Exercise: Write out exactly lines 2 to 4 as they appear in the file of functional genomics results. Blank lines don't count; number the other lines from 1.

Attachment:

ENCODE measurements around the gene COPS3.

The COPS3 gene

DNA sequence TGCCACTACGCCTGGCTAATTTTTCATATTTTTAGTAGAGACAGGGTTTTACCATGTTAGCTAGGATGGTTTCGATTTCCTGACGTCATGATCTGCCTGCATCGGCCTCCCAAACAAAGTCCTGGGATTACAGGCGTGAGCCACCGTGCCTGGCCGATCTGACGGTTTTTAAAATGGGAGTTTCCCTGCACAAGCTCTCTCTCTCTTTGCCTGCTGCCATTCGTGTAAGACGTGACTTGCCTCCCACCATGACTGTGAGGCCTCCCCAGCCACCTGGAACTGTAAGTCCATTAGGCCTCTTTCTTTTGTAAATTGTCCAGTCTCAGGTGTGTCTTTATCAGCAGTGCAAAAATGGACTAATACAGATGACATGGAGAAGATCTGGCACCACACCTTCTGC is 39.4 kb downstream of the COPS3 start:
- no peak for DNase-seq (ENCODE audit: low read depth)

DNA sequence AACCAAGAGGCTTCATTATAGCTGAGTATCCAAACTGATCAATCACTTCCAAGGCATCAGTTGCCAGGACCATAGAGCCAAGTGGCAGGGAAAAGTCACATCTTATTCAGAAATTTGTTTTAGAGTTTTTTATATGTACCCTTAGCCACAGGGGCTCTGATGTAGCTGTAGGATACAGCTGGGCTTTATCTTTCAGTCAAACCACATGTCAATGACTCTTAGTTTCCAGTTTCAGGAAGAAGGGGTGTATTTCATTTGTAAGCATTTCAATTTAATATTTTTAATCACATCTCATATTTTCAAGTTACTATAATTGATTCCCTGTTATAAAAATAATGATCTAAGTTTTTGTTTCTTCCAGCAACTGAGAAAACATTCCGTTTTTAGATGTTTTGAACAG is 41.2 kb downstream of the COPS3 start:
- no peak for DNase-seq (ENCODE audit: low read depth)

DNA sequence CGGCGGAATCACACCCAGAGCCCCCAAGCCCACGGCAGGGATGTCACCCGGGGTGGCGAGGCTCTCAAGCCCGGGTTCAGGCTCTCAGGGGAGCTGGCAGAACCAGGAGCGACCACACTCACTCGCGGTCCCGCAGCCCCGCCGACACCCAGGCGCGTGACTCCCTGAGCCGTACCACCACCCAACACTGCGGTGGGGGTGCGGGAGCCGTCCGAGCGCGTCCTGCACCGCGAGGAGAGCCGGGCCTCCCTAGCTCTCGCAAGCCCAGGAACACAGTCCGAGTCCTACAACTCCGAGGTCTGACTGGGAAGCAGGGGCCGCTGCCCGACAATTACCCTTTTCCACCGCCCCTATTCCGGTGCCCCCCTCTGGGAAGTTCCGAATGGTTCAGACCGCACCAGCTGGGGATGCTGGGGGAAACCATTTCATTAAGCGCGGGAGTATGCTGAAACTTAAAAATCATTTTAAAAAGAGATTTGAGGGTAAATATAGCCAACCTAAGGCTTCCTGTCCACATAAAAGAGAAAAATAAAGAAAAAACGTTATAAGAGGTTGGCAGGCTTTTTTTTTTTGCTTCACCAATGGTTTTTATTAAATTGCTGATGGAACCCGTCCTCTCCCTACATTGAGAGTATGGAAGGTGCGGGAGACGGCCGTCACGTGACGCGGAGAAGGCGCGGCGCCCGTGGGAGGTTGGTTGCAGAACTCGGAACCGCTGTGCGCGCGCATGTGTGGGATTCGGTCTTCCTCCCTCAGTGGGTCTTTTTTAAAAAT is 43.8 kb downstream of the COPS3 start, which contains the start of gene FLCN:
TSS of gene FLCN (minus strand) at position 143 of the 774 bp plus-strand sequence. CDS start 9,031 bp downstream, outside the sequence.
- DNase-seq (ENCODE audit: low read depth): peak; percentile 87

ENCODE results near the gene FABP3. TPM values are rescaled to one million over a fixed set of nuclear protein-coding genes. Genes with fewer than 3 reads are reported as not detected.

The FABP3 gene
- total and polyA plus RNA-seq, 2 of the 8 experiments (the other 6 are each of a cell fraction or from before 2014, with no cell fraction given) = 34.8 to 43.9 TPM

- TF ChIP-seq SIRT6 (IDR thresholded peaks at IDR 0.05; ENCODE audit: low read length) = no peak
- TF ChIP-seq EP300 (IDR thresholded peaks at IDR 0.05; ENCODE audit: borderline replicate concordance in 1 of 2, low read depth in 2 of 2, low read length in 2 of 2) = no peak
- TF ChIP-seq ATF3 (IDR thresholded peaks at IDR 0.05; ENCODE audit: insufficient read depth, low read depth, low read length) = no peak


The COPS3 gene

DNA sequence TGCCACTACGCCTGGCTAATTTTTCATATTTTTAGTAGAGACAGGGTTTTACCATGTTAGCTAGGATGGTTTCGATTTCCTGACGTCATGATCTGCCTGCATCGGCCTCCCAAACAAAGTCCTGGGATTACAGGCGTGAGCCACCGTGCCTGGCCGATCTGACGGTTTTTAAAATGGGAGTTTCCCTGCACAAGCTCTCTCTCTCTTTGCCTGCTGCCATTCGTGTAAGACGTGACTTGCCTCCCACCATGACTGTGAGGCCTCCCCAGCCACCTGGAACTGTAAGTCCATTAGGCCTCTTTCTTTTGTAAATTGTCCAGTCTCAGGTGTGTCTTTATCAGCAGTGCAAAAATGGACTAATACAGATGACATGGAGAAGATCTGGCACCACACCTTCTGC is 39.4 kb downstream of the COPS3 start:
- no peak for DNase-seq (ENCODE audit: low read depth)